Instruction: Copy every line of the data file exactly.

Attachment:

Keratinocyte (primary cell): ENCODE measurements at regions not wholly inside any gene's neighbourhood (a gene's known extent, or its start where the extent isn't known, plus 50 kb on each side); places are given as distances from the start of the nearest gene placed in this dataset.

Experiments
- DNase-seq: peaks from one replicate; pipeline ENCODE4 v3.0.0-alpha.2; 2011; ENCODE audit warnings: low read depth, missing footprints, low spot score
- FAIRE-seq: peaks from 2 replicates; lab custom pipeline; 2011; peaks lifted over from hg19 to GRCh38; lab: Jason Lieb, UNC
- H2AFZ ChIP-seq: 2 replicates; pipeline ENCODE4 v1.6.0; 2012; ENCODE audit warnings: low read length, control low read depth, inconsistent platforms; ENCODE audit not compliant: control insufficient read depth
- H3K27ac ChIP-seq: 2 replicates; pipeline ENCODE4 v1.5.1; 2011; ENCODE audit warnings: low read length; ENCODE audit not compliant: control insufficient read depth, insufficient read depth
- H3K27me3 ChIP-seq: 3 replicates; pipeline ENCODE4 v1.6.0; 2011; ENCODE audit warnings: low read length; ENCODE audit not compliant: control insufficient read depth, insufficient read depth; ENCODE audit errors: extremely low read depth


Keratinocyte (primary cell): ENCODE measurements at regions not wholly inside any gene's neighbourhood (a gene's known extent, or its start where the extent isn't known, plus 50 kb on each side); places are given as distances from the start of the nearest gene placed in this dataset.

Experiments
- DNase-seq: peaks from one replicate; pipeline ENCODE4 v3.0.0-alpha.2; 2011; ENCODE audit warnings: low read depth, missing footprints, low spot score
- FAIRE-seq: peaks from 2 replicates; lab custom pipeline; 2011; peaks lifted over from hg19 to GRCh38; lab: Jason Lieb, UNC
- H2AFZ ChIP-seq: 2 replicates; pipeline ENCODE4 v1.6.0; 2012; ENCODE audit warnings: low read length, control low read depth, inconsistent platforms; ENCODE audit not compliant: control insufficient read depth
- H3K27ac ChIP-seq: 2 replicates; pipeline ENCODE4 v1.5.1; 2011; ENCODE audit warnings: low read length; ENCODE audit not compliant: control insufficient read depth, insufficient read depth
- H3K27me3 ChIP-seq: 3 replicates; pipeline ENCODE4 v1.6.0; 2011; ENCODE audit warnings: low read length; ENCODE audit not compliant: control insufficient read depth, insufficient read depth; ENCODE audit errors: extremely low read depth